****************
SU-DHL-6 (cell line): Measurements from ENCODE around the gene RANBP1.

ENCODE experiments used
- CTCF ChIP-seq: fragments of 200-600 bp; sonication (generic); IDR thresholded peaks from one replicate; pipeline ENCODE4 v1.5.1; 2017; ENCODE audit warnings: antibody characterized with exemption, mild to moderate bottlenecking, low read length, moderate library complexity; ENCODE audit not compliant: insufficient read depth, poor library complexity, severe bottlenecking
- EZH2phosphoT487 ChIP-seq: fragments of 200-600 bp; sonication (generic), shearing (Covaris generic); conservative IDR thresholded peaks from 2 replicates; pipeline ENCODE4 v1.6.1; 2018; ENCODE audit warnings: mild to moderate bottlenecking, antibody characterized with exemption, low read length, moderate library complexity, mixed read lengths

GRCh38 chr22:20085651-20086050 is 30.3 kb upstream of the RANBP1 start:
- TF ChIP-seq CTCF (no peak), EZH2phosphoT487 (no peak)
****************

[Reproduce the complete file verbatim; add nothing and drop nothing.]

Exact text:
SU-DHL-6 (cell line): Measurements from ENCODE around the gene RANBP1.

ENCODE experiments used
- CTCF ChIP-seq: fragments of 200-600 bp; sonication (generic); IDR thresholded peaks from one replicate; pipeline ENCODE4 v1.5.1; 2017; ENCODE audit warnings: antibody characterized with exemption, mild to moderate bottlenecking, low read length, moderate library complexity; ENCODE audit not compliant: insufficient read depth, poor library complexity, severe bottlenecking
- EZH2phosphoT487 ChIP-seq: fragments of 200-600 bp; sonication (generic), shearing (Covaris generic); conservative IDR thresholded peaks from 2 replicates; pipeline ENCODE4 v1.6.1; 2018; ENCODE audit warnings: mild to moderate bottlenecking, antibody characterized with exemption, low read length, moderate library complexity, mixed read lengths

GRCh38 chr22:20085651-20086050 is 30.3 kb upstream of the RANBP1 start:
- TF ChIP-seq CTCF (no peak), EZH2phosphoT487 (no peak)